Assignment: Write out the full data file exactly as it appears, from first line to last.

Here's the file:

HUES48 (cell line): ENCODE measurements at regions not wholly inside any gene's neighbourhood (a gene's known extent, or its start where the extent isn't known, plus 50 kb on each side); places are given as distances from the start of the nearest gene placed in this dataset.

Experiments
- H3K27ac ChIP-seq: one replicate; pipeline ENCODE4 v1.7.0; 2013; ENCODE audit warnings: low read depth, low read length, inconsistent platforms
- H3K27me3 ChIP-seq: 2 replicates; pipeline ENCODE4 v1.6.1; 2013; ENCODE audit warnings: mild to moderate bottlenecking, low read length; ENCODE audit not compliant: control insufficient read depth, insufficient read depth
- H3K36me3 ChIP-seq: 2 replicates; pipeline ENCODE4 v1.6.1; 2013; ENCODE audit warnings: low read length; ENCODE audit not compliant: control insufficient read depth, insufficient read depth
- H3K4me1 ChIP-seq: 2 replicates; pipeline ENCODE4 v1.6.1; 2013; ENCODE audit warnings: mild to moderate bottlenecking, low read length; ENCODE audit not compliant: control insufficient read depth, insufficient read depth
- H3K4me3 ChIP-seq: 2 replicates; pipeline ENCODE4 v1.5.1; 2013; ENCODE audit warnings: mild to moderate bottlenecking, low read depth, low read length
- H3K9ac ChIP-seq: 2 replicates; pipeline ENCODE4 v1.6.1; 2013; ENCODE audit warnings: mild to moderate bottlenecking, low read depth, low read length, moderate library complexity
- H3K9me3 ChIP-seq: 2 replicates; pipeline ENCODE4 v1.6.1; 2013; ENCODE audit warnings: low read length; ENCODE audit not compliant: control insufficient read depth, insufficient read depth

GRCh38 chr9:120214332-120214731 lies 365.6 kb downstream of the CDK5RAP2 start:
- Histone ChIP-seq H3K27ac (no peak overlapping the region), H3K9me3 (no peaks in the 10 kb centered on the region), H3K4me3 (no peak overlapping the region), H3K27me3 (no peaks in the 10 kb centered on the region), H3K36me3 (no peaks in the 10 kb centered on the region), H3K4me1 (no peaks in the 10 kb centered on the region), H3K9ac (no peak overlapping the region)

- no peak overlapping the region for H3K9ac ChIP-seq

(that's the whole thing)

HUES48 (cell line): ENCODE measurements at regions not wholly inside any gene's neighbourhood (a gene's known extent, or its start where the extent isn't known, plus 50 kb on each side); places are given as distances from the start of the nearest gene placed in this dataset.

Experiments
- H3K27ac ChIP-seq: one replicate; pipeline ENCODE4 v1.7.0; 2013; ENCODE audit warnings: low read depth, low read length, inconsistent platforms
- H3K27me3 ChIP-seq: 2 replicates; pipeline ENCODE4 v1.6.1; 2013; ENCODE audit warnings: mild to moderate bottlenecking, low read length; ENCODE audit not compliant: control insufficient read depth, insufficient read depth
- H3K36me3 ChIP-seq: 2 replicates; pipeline ENCODE4 v1.6.1; 2013; ENCODE audit warnings: low read length; ENCODE audit not compliant: control insufficient read depth, insufficient read depth
- H3K4me1 ChIP-seq: 2 replicates; pipeline ENCODE4 v1.6.1; 2013; ENCODE audit warnings: mild to moderate bottlenecking, low read length; ENCODE audit not compliant: control insufficient read depth, insufficient read depth
- H3K4me3 ChIP-seq: 2 replicates; pipeline ENCODE4 v1.5.1; 2013; ENCODE audit warnings: mild to moderate bottlenecking, low read depth, low read length
- H3K9ac ChIP-seq: 2 replicates; pipeline ENCODE4 v1.6.1; 2013; ENCODE audit warnings: mild to moderate bottlenecking, low read depth, low read length, moderate library complexity
- H3K9me3 ChIP-seq: 2 replicates; pipeline ENCODE4 v1.6.1; 2013; ENCODE audit warnings: low read length; ENCODE audit not compliant: control insufficient read depth, insufficient read depth

GRCh38 chr9:120214332-120214731 lies 365.6 kb downstream of the CDK5RAP2 start:
- Histone ChIP-seq H3K27ac (no peak overlapping the region), H3K9me3 (no peaks in the 10 kb centered on the region), H3K4me3 (no peak overlapping the region), H3K27me3 (no peaks in the 10 kb centered on the region), H3K36me3 (no peaks in the 10 kb centered on the region), H3K4me1 (no peaks in the 10 kb centered on the region), H3K9ac (no peak overlapping the region)

- no peak overlapping the region for H3K9ac ChIP-seq